Today was what I call a monochrome day. It was cloudy most of the day and a bit hazy. Everything looked either black or white or gray except for an occasional pink or red roof. And not much happened, which can be a good thing. As Lynda pointed out this evening, nothing went wrong. We just kept plodding further south. I did go aground once when I was going around a dredge, but it was a soft landing and we were able to back off without incident. We saw lots of dolphins and birds, but even they were either black or white or gray. Once we reached the marina, we picked up a mooring that we had reserved. If you are traveling with someone, this marina asks that you raft up because they have only so many transient moorings. So we are rafted with Sea Turtle. The instant we got here, we put the dinghy down in the water, put on the motor, and took off. Lynda stayed on Sea Turtle, but Lee and Mark took me to the marina so I could do laundry and they went to the office to check-in for us. Then they took off in the dinghy to find a grocery store. We read that you could just dinghy up the creek and the office staff said that was true. But the problem when they got there was that there was no place to tie up the dinghy and go ashore. All of the docks were privately owned. But they looked harder and found an old rickety dock that they tied to. It had a sign declaring it as private property, but the path led to a parking, so they continued. They found a great little supermarket and bought the items Lynda and I had put on lists. It was dark when they returned, so Mark dropped Lee off at Sea Turtle and came to rescue me from the laundry. We then went back to have Happy Hour with Lee and Lynda on Sea Turtle. We’ve been traveling for 11 days now and have hardly seen each other, so it was great to sit and relax together.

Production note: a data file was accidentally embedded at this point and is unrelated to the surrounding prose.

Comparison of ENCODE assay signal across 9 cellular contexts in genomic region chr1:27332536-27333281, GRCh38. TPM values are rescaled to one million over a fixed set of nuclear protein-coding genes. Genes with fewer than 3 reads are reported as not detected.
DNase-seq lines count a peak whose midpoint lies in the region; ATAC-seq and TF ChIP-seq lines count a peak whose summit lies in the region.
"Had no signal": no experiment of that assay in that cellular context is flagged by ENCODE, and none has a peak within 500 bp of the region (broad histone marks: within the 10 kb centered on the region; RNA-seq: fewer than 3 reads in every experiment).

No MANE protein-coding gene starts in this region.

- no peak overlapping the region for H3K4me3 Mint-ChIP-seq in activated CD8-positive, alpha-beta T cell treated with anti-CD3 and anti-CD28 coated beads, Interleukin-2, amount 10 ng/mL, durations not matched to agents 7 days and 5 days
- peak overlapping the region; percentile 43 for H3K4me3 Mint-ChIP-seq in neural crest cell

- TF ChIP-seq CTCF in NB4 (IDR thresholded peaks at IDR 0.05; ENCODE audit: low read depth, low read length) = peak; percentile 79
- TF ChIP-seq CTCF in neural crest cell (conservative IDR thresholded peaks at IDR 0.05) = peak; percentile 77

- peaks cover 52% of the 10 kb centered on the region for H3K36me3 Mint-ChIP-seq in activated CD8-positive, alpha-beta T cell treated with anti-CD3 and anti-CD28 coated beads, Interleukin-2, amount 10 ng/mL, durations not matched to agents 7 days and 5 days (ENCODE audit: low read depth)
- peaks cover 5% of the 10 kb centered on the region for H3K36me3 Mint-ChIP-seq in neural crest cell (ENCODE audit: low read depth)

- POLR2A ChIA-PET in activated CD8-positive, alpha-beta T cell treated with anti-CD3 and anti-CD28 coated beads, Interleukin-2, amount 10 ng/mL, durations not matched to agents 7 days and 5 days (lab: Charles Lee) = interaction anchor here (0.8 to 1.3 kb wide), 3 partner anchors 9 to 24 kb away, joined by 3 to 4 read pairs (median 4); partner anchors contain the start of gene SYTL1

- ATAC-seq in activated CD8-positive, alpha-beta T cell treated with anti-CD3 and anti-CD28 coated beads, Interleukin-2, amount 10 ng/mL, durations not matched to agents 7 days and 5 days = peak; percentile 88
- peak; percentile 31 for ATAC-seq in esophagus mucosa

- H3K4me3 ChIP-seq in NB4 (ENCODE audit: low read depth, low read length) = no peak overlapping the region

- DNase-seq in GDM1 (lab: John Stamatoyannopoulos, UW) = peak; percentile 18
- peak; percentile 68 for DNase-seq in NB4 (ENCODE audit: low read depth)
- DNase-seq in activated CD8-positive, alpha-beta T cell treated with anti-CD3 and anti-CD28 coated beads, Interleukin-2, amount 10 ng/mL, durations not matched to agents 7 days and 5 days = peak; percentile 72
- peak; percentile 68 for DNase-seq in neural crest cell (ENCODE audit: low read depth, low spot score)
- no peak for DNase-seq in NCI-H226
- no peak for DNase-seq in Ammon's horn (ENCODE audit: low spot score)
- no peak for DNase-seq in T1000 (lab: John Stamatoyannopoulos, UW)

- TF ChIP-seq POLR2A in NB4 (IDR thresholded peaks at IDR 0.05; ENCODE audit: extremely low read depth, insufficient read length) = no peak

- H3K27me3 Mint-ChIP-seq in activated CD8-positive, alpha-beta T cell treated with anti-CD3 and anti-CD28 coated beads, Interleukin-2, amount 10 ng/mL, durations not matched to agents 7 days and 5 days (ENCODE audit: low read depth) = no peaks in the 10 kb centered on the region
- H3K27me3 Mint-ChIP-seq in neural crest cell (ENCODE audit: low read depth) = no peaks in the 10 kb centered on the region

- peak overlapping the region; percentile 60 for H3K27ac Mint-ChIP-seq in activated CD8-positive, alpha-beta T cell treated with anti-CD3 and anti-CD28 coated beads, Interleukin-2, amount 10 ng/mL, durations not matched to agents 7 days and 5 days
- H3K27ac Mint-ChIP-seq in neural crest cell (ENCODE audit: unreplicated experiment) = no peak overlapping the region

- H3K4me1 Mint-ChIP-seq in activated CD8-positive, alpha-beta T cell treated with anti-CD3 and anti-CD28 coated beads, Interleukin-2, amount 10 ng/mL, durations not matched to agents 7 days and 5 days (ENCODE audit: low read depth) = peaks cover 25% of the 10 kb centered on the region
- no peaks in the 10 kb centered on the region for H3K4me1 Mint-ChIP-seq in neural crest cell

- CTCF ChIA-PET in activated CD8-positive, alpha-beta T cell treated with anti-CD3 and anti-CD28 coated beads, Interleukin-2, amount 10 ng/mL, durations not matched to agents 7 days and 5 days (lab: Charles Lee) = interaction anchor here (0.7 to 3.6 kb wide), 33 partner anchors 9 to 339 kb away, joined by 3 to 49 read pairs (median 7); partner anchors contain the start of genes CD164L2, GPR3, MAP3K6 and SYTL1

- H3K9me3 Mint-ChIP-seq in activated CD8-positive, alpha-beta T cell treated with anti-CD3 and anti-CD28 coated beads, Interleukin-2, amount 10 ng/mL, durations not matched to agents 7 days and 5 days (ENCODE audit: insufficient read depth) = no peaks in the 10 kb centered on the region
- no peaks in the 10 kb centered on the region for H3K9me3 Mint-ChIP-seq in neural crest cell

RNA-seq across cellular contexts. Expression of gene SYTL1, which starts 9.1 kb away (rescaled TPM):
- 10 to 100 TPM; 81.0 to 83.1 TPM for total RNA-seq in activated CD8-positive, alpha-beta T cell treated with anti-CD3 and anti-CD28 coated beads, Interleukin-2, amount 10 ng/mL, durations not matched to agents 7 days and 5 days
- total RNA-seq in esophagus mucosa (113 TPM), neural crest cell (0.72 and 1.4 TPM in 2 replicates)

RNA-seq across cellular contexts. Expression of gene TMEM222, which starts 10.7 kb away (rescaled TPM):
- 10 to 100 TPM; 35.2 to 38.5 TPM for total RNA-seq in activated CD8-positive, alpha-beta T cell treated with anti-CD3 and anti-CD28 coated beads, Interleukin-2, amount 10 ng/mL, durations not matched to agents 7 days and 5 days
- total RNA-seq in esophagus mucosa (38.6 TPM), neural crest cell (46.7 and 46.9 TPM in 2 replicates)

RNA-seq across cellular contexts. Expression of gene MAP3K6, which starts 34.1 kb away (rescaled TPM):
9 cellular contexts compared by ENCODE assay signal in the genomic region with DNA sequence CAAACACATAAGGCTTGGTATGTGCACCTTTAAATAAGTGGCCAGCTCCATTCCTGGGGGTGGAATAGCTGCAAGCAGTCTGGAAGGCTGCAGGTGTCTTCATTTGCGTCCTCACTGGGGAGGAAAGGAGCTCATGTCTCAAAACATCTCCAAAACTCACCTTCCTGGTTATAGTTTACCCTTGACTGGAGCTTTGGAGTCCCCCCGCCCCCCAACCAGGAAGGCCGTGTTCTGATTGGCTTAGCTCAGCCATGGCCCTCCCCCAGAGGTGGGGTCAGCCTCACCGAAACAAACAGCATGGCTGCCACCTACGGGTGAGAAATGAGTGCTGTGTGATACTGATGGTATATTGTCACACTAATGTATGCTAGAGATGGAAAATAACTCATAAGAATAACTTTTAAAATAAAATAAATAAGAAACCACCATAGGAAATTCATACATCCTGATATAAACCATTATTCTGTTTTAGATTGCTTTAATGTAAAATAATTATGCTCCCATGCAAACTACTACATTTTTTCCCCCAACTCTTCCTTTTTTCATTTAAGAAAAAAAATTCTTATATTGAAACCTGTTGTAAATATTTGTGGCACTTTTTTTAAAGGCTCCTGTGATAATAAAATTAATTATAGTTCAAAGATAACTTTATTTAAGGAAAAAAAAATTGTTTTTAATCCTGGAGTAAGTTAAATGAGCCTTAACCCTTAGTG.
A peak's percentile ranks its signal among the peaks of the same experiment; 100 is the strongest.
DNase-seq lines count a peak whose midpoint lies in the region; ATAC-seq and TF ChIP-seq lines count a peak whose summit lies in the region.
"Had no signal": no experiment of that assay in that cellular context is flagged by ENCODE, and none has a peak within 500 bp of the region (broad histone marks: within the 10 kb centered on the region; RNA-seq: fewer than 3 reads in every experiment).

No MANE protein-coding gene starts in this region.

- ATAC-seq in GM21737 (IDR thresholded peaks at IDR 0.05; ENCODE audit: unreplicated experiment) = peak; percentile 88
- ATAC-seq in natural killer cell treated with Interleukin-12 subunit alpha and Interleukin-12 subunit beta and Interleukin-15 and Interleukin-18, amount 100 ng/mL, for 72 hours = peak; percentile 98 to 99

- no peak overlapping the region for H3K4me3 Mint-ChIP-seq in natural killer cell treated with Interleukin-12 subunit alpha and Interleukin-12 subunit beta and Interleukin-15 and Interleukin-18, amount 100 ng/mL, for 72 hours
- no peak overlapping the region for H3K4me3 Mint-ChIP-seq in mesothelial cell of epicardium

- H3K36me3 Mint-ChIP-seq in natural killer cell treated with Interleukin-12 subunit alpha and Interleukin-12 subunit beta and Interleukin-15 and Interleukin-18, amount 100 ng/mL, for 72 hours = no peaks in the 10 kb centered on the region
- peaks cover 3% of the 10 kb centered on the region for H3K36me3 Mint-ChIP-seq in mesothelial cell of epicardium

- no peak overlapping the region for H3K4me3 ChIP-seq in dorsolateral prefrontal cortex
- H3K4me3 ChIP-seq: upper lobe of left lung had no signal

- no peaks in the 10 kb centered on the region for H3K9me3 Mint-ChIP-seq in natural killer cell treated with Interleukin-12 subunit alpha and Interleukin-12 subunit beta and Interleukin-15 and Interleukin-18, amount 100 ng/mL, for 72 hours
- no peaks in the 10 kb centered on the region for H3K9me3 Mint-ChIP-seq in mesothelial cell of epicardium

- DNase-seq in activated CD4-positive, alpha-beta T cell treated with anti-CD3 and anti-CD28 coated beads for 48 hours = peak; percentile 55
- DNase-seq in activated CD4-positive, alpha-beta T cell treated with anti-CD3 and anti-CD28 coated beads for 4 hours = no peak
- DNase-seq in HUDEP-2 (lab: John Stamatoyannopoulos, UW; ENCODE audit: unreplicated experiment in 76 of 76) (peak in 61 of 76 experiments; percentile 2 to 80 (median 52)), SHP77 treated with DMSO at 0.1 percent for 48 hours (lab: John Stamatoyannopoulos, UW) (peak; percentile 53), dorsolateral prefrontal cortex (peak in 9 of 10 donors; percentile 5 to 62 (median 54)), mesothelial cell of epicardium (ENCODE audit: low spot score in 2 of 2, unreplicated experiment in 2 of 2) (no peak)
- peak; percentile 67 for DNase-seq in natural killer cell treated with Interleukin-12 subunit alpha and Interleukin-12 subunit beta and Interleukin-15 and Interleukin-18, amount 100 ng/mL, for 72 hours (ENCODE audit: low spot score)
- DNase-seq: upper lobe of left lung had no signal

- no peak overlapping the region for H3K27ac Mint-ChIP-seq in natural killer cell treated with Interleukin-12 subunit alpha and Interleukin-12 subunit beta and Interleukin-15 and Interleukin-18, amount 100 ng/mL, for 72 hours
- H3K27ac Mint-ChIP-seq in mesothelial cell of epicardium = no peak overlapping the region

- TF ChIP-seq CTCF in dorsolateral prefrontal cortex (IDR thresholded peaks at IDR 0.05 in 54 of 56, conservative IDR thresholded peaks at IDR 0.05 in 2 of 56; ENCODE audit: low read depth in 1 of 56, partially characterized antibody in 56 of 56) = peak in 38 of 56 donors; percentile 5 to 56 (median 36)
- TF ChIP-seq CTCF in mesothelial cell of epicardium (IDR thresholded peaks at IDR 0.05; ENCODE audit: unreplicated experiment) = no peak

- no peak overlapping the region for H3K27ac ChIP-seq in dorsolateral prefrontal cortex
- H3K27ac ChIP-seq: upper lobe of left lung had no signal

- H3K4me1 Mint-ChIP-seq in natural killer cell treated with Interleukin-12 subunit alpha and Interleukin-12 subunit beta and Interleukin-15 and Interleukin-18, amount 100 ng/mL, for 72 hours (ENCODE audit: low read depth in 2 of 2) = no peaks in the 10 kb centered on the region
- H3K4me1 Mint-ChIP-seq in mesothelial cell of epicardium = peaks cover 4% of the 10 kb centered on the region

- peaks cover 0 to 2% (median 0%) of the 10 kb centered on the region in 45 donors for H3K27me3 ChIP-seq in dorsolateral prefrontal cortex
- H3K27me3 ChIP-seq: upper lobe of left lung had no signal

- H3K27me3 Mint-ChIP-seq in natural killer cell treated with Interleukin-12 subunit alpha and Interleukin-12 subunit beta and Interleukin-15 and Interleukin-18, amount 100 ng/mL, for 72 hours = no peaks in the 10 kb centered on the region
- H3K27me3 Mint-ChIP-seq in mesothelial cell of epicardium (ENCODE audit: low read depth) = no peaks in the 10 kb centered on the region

The weather is getting warmer, but unfortunately the forecast calls for rain for the next seven days. Yuck! But on closer inspection, actually only one of those days has a high chance of precip. I’m hoping the forecast is wrong and that we will warm, Sunny days for our arrival in the Fort Lauderdale area.